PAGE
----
Thank you David for being my person to talk to whenever I feel down. He always finds the time (and a cup of tea) to listen and cheer me up. David is helping out at every corner of the boat. He is an experienced sailor and from leading evolutions to dragging sails around and washing dirty cups, there is nothing he doesn’t do. I can’t help myself but smile (even when I have to get up at 2am for watch handover) when Jo crosses my way. There is no way to describe her positive attitude towards life and don’t get me started on her hilarious inappropriate comments. There is no work too hard to stop her from just getting right into it. Nick H. is my Jibmonkey (this is a free translation of a German term for the person running around the foredeck) and it’s meant in the best possible way. He is quick on his feet and I can always rely on him helping out without questioning and a cheerful ‘don’t worry darling’. I really hope he’ll be joining me one day on a trip with my own boat. Josef is not only a machine on the coffee grinder, but he is also entertaining everyone with his Austrian humour. Besides his improvised Austrian chocolate cake (a digestive with Nutella) he got the most creative by naming me the lead cow and suggesting I should wear a bell as (supposedly) only the lead cows in Austria do. Everyone who knows me knows how much I love cheese and it is Andrea who saved me by bringing Italian parmesan on board. He is our ‘autohelm’, always steering in the straightest line possible. I don’t think I have ever seen Jonny without a smile on his face. He is our Victualler and carries the heaviest burden, feeding the crew. He has done an amazing job and I personally want to thank him for the supply of Piri Piri Sauce without which I would not have made it this far. His sailing skills cover everything, making him the perfect all-rounder. It is James who is constantly teaching me everything there is to know about the world (and a couple of things that one probably doesn’t need to know), the stars and his field of expertise, sail repair. He has been working constantly whenever there was something with the sails, spending his off watches with the sewing machine in the Galley. Nick W. is feared and admired when he gets his favourite toy out, the angle grinder. He can fix everything and always does it with enthusiasm and a smile. Gill, thank you for making not only the equator crossing ceremony special, but taking care of all the organisational work as our team coordinator. When she is not busy with administrative work, Gill is, being an experienced sailor, always a helpful hand on deck. Dorine is the most reliable person on board. She does every job so well that people struggle living up to her standard. When I ask her to help there is no doubt that she will be on it with 100 percent. She has quickly become a very good kite trimmer and seeing her smile when she is at the helm always makes me smile. ‘Just marvellous’, those are Rob’s favourite words and there is no better way to describe his skills in fixing things, especially our broken mast track. I can’t wait to share the first beer onshore with him. Thierry is our ‘Swissboy’, who is never seen without a piece of paper in his hands while collecting or analysing data. I’m constantly learning more about sail trim, polars etc. from him. Francesca is always aware of what’s happening around her and there with a helping hand. I appreciate all the questions she asks to learn more, constantly challenging me and my explanations. With Brian, I have shared the equator crossing and the zeros when we crossed Greenwich. From my perspective, he knows everything about the engine and the batteries. It is not a complete coincidence that his glasses turned up on the batteries after he lost them a week earlier. Richard H. knows the boats better than all of us as he has participated in the last race as well. I am glad to share this experience with him and would like to thank him for every good supportive conversation we had (and for all the laughs in between). He is one of our best helmsmen, always happy and always there with good advice on how to do things even better. Richard B. is the person behind most of our blogs and media content. I always hear his ‘oh crikey’ in my head and he is always a safe pair of hands on deck. Simon is one of our very good helmsmen and has probably the most interesting stories about his work as a pathologist. The only one on board who I spend almost no time with is Mike. He is the other watch leader and we hardly see each other. He is the best bunk buddy I could wish for, leaving me sweets and being very considerate. I wish I had spent some time sailing with him because I’m sure that I could have learnt so much from him.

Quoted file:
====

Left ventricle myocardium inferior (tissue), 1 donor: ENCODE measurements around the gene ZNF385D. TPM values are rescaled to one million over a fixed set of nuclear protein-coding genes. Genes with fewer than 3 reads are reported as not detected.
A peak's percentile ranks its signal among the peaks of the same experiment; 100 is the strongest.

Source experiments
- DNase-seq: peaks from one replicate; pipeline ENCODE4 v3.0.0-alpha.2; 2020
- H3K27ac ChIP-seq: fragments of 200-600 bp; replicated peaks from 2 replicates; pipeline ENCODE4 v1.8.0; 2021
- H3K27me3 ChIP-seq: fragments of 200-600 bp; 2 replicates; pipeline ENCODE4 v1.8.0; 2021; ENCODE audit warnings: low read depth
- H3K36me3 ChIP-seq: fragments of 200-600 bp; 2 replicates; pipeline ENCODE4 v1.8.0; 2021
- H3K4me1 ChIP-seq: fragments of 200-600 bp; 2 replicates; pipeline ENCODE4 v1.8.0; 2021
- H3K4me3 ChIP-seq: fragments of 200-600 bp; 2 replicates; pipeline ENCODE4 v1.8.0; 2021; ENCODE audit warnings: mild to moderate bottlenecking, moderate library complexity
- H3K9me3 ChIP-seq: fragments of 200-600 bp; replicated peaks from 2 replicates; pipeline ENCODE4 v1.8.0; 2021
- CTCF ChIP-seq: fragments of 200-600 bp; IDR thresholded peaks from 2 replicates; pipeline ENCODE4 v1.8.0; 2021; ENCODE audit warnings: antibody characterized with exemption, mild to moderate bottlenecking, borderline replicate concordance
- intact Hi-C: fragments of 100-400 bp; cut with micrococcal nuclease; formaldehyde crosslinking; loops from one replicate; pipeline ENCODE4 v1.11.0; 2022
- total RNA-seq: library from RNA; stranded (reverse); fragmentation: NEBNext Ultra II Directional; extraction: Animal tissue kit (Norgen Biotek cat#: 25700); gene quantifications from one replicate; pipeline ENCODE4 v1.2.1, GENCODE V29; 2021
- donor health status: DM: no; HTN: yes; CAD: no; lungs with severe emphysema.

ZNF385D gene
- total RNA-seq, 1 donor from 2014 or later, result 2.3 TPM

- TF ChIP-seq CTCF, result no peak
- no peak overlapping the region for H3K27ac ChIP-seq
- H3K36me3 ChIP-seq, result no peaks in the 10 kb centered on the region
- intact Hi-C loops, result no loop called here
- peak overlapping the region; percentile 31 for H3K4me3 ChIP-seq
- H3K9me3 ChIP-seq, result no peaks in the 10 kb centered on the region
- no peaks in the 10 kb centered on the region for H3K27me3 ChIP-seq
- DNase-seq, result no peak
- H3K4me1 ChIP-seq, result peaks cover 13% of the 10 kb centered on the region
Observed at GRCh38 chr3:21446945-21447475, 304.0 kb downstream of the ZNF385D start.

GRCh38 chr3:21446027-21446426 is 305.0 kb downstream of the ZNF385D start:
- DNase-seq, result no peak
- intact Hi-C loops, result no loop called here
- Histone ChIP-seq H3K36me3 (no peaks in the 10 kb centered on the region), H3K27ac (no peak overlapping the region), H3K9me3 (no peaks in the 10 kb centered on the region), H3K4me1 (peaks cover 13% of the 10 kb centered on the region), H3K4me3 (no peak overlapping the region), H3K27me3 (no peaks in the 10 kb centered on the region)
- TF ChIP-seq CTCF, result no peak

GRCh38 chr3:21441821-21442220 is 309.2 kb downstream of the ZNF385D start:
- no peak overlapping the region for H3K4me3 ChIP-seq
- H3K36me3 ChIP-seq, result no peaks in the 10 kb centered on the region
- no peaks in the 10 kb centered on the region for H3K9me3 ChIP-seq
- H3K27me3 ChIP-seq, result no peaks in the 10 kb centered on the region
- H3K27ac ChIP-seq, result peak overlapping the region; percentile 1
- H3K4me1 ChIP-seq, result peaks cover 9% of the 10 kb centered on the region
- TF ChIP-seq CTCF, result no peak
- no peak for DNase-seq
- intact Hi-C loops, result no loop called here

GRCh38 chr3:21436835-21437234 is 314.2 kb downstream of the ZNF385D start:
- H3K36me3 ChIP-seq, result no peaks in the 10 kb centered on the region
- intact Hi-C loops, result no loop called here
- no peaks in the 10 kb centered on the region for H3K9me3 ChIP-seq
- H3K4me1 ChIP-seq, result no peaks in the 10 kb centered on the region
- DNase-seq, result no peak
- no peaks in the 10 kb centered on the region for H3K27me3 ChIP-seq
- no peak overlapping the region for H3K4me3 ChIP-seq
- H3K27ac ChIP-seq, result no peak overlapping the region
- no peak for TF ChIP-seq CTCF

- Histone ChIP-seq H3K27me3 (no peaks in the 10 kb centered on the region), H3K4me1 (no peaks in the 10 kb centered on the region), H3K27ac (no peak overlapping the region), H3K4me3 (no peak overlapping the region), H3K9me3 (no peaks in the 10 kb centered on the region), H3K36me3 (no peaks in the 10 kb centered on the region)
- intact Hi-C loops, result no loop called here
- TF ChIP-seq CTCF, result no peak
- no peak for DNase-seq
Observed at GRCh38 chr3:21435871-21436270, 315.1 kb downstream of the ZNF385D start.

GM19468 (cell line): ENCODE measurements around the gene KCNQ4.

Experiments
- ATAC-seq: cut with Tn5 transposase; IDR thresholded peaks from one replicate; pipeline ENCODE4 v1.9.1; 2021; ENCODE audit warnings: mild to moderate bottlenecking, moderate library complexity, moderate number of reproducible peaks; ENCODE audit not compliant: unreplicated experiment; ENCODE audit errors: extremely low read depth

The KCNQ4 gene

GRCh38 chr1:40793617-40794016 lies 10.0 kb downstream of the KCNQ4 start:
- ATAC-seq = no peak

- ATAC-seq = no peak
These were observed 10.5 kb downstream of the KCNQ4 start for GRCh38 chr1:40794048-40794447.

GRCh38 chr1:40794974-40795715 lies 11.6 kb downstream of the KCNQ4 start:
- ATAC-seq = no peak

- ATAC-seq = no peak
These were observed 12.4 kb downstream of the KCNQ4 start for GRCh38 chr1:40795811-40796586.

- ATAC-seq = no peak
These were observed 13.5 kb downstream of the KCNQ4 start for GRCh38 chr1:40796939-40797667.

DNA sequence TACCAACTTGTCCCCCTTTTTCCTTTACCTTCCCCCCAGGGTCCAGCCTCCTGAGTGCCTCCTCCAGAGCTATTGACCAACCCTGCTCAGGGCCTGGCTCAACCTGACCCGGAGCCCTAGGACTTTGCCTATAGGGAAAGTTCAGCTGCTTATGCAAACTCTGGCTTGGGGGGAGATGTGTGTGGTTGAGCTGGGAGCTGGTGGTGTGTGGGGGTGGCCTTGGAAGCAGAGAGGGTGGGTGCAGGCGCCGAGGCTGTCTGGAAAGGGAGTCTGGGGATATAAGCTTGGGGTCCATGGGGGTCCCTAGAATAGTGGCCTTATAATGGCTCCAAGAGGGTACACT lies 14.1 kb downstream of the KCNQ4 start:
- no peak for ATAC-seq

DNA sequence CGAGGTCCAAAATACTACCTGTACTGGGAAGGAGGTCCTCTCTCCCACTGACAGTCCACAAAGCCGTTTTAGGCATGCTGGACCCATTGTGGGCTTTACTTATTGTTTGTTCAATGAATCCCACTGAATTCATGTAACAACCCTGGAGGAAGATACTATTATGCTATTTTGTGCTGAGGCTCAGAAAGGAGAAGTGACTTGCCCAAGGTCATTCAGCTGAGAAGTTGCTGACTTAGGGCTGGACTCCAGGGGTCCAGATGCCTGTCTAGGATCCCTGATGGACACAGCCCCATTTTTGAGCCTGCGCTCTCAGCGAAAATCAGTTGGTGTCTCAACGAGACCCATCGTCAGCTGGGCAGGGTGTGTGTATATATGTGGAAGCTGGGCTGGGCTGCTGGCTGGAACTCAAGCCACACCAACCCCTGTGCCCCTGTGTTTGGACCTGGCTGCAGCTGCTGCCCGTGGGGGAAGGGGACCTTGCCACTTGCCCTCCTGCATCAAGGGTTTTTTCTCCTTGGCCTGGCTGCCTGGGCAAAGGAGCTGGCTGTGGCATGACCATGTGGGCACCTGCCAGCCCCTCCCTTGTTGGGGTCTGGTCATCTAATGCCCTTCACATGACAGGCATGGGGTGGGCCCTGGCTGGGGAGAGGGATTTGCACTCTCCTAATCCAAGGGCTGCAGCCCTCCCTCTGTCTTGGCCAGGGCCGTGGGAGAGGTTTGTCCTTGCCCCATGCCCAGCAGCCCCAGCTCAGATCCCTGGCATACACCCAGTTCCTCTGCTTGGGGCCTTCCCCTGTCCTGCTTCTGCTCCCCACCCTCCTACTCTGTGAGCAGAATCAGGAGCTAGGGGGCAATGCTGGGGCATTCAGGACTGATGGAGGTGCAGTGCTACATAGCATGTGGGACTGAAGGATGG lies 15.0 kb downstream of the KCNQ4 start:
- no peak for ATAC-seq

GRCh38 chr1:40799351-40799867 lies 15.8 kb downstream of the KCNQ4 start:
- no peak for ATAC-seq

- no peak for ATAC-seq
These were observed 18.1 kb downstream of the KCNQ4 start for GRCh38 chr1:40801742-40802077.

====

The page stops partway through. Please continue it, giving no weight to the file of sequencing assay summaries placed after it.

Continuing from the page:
Last but not least I want to thank Mike, Sam and Dani, our Clipper Race on board Media. Dani is our media person and I liked her from the moment we first met. On board we have our bonding moments of her braiding my hair. Thank you for helping me look decent! When she is not busy working and taking incredibly good pictures or videos, she is helping out on everything from ropes lying around to working the winches.

Sam, thank you for keeping this boat afloat and running. Without your hard work, we would have probably ended up out of power, water, flooded or without a mast track. Your riddles and games have kept us busy and entertained. I think it’s safe to say that everybody is thankful to have you on board. The only thing you have to work on is your sleeping habits. But who am I to judge.

Mike, thank you for your trust in me. I was a bit cautious at the beginning of being a watch leader and the responsibility that comes with it. You helped me understand what the job entails and you made it possible that I have learned more on this trip that I could have hoped for. Thank you for including me in decisions and explaining the reasons for everything. And thank you for keeping up with all my questions.

Thank you, everyone, for sharing this experience with me. Let’s make the most out of our last week!

Until Race Start : The Asia-Pacific Challenge